King of the Windmills
Frank Medina is 94 years old, and has never had a cavity. He still has all his teeth. But he no longer has all his windmills.
For more than twenty years, Frank has been the undisputed King Of The Windmills, and his ranch was once home to hundreds of them. Most are gone now as part of a divorce settlement. His ex-wife was a younger woman -- ten years younger -- and they split after 45 years of marriage.
"She's working for a doctor and his wife. She's living high on the hog. Pretty damn expensive collection, but anyway."
The Wonderful World Of Windmills has seen better tourist days. Out front, there are a couple dozen or so planted six-feet-high in a muddy tire-tracked garden. Some rusting bladeless frames are overturned. A guard dog (also with big teeth), chained in the middle of it all, keeps up a steady bark.
But there just isn't critical mass. Careless drivers have flattened five or six, in addition to those taken by Frank's ex.
But no one can take away his teeth. Ripley's acknowledges him as the "Oldest man in the world with all his teeth who has never had a cavity." Stuffed-shirts at the Guinness Book of Records do not recognize such a category.
He opens his mouth wide to show off an immaculate, only slightly yellow set. The windmills must've kept Frank young, for with a slight mustache and taut farmer skin, he looks at least twenty years younger than he is.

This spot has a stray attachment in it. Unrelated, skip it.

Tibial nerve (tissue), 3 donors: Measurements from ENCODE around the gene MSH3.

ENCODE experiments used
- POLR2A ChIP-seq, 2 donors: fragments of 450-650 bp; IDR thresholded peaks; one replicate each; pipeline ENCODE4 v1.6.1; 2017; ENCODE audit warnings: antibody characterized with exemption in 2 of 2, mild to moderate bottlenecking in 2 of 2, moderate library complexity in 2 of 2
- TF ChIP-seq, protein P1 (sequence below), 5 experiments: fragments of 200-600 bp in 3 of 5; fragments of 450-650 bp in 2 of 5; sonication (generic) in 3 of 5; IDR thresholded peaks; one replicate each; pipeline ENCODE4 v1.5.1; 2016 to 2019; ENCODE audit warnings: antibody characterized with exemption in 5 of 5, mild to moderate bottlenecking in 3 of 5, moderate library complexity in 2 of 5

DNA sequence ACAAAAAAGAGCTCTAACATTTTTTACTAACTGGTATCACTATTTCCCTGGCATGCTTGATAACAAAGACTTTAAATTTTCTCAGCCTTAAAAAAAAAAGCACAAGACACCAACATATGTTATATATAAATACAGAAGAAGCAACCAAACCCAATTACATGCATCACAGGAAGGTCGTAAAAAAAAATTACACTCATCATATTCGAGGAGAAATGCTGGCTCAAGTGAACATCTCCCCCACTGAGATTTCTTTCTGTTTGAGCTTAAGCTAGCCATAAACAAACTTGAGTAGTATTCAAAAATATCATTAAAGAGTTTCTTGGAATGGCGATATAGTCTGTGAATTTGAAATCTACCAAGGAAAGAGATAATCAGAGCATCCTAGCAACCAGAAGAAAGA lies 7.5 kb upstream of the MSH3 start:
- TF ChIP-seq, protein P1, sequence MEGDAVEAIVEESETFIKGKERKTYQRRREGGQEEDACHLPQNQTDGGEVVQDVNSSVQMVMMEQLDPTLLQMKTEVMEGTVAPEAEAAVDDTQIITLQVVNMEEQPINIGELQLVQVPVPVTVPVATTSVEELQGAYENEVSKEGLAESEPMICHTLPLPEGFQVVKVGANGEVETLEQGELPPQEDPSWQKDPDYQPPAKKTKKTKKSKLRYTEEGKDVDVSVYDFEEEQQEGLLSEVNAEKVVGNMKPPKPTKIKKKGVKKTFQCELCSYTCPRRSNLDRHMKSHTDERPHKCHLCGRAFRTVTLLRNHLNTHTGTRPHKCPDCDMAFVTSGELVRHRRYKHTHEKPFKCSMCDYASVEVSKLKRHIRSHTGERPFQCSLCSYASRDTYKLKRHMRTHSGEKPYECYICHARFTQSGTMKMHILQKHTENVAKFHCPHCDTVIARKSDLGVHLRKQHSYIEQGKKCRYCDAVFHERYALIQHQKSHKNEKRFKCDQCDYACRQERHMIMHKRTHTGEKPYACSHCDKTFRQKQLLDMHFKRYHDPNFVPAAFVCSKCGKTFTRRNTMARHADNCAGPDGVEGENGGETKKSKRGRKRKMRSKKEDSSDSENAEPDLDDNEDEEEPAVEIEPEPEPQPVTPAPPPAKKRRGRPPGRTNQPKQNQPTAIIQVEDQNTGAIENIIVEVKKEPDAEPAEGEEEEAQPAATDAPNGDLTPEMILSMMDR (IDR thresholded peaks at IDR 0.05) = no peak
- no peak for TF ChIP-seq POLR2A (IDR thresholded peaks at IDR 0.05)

The fields off to the side of his house contain his remaining few furrows of full-scale windmills, big spinning sunflowers, which give a glimpse of what this place looked like in full bloom. As Frank walked among them, he recounted his recent activities, including a visit to his ancestral homeland. "We went to Portugal, Azore Island, and everyone's named Medina. And it was founded by a priest! Can you believe that? Took the nurse who took care of me when I was in the hospital for five weeks with blood poisoning from the windmills. Mashed a finger and got that black galvanized poison."
Back home, Frank maintains what he still has. "I fix my windmill and fix this hose. I keep busy." But why does he continue? Even as greedy ex-wives and certain townspeople who will not take no for an answer paw at his waning legacy? Frank pauses, a blank look and a few fumbled words as he feels for the right gear. Then the mental teeth mesh, and the answer comes out at ninety miles an hour:
"Because I'm known all over the world. I'm known all over the world. See! They write to me from London, England, Geneva, Switzerland, Ireland and Spain. All over Canada they come down here to see the windmill man. The windmill... KING Of The Windmills, the man with the most windmills in the world. I've collected over...two...THOUSAND of these things, yeah, and I've had to sell my whole, my famous collection to pay my wife. See. She took me for $134,000. I've got my attorney working on it now." The gear disengages, and Frank's back to his old calm self.
Nov. 2008: Frank passed away a few years ago; his son Gary is apparently now on the property.